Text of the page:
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Updated on May 15, 2023
Severance pay refers to a temporary continuation (or extension) of compensation, which may include an extension of benefits or other perks, and which is provided by an employer to a worker who is discharged from employment.
As part of a company severance package, the terms of severance pay should be formalized in a company policy. It should make clear what sort of terminations qualify for severance pay, on what schedule severance pay is to be received, and any conditions that must be met by the terminated employee in order to qualify.
Upon termination of employment, a contractual agreement detailing the payment schedule and amount should be presented to and signed by the terminated worker during a formal exit interview. Exit interviews can be difficult unless done right, and having a written severance agreement is the best way to ensure that there are no misunderstandings, either during the discussion or after-the-fact.
Employers can even choose to offer severance pay to employees who are terminated for reasons related to employee performance, or violations of company policy or law – it’s fully up to their discretion. Employers may also choose whether severance pay is delivered in a single lump sum, or through installments over time, or even on the same schedule as was the employee’s regular pay.
Offering severance pay may be a gesture made by an employer to maintain a positive reputation with the exiting employee (as well as the remaining staff), especially if the termination is for reasons unrelated to job performance. This compensation shows appreciation for the employee’s contributions, and offers financial support as they update their resume and look for new work.
It’s common to think of severance packages as something that’s only paid to workers who experience layoffs due to downsizing, mergers or acquisitions, or some other restructuring of an organization, but this isn’t always the case. Some companies offer severance packages to long-serving employees or executives who resign or retire, as part of their standard off-boarding process.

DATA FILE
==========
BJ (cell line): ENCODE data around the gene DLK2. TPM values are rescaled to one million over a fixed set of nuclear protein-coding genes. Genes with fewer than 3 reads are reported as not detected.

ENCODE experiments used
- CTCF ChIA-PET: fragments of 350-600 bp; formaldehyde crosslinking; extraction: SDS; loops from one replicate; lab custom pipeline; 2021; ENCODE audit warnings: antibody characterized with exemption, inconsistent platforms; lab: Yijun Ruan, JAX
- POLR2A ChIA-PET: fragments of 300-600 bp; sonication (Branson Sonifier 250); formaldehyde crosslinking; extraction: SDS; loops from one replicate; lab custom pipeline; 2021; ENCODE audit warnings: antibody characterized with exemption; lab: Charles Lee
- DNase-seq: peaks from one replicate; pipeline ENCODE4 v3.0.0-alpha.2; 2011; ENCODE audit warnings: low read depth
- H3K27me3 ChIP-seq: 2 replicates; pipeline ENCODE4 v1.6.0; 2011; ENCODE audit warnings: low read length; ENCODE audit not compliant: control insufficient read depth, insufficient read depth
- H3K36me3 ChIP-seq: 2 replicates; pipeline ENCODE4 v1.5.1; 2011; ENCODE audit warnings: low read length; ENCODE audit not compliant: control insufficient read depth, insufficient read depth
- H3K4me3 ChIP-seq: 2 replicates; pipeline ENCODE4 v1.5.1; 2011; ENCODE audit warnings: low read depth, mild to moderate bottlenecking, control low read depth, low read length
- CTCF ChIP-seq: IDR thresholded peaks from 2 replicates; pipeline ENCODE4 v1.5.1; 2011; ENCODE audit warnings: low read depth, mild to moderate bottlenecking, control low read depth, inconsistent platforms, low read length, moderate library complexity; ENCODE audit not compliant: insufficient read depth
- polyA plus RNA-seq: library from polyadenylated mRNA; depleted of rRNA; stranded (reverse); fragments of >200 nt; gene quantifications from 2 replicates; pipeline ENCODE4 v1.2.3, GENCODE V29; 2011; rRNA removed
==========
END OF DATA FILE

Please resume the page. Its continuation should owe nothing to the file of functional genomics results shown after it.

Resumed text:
It’s important to note that, in addition to protecting the relationship between the employer and the terminated employee, a severance agreement is an investment in limiting liability. Severance pay can help mitigate potential legal issues related to wrongful termination, or may include terms upon which an employee’s continued eligibility for severance pay is contingent, such as non-disclosure of company information or properties, or a non-defamation clause.
Employees who receive severance pay should understand that the IRS considers it to be income that is subject to tax. When an employer issues severance pay, it must be taxed at the same rate as the salary of the worker when they were still employed. It’s important for both employees and employers to understand these tax obligations for severance pay, to avoid any surprises during tax time. Employers should also note that payroll records of terminated employees are still subject to the payroll record retention requirements of the IRS.
There’s no law under the FLSA that requires employers to provide severance pay when ending a relationship with an employee. However, if a company spells out a policy in their employee handbook around severance pay (and how packages work), it’s important to adhere to the rules that have been set.
“Even though losing my job was a surreal experience, the severance pay from my employer bought me some time to skill-up and explore new career options without losing a steady paycheck. ”
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